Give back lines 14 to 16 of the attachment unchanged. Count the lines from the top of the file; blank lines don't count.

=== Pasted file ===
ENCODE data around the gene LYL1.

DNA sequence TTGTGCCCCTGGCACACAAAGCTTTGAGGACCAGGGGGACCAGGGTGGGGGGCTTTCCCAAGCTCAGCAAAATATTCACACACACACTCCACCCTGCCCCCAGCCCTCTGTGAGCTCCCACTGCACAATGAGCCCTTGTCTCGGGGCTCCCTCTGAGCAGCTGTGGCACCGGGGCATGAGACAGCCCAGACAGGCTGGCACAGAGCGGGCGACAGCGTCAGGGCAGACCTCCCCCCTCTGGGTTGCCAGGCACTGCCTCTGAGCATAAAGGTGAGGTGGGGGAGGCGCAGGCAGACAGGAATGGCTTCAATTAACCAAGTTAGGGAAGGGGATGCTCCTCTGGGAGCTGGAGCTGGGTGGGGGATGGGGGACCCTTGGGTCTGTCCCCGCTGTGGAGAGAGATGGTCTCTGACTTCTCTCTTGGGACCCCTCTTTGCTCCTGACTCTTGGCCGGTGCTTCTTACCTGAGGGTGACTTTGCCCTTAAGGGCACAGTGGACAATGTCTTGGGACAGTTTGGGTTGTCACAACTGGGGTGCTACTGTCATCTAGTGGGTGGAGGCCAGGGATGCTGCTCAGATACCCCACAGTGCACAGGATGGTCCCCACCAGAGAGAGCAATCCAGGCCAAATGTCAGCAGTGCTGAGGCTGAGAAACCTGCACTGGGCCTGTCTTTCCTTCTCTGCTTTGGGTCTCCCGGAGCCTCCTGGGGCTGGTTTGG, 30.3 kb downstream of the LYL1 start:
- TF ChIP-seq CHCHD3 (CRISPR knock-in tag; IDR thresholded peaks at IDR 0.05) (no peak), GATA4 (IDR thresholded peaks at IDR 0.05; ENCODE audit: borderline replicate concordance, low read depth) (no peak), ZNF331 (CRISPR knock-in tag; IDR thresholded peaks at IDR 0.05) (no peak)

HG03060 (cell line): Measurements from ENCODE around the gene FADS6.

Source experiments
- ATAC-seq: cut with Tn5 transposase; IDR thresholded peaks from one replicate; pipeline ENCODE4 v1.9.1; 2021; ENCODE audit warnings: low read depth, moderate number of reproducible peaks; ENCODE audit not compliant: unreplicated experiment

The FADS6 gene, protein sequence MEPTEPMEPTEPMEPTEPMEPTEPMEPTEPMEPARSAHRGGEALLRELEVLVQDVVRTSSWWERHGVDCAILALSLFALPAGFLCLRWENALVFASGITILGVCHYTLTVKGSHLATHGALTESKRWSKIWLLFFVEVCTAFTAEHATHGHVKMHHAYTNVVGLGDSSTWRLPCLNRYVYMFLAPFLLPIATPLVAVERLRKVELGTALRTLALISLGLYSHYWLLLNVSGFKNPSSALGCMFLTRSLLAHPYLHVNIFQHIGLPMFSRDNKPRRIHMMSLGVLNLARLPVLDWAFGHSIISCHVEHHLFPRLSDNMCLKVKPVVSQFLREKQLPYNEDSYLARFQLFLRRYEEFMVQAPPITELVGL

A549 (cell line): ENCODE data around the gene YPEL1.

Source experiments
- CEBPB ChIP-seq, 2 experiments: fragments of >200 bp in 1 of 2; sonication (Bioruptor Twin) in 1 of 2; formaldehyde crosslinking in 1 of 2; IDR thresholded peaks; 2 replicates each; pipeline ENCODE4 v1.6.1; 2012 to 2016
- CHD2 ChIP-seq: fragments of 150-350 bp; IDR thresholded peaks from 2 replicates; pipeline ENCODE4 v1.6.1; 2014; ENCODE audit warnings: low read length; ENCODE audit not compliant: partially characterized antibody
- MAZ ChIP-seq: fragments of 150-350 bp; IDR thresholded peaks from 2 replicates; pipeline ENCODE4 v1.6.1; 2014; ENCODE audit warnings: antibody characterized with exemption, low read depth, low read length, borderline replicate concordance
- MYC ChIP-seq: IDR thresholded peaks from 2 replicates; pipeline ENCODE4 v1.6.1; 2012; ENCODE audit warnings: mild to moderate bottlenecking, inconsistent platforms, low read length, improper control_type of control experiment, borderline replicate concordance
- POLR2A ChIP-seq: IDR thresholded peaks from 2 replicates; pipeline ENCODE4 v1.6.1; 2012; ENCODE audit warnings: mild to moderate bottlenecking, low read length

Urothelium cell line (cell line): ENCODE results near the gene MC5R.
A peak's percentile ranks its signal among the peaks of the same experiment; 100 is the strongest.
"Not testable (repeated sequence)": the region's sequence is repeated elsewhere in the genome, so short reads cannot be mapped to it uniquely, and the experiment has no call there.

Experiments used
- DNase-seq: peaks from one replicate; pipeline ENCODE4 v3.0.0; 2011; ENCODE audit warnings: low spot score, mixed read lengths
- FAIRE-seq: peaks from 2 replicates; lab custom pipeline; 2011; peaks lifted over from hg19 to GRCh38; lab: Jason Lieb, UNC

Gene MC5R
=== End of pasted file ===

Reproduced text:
- POLR2A ChIP-seq: IDR thresholded peaks from 2 replicates; pipeline ENCODE4 v1.6.1; 2012; ENCODE audit warnings: mild to moderate bottlenecking, low read length

Urothelium cell line (cell line): ENCODE results near the gene MC5R.
A peak's percentile ranks its signal among the peaks of the same experiment; 100 is the strongest.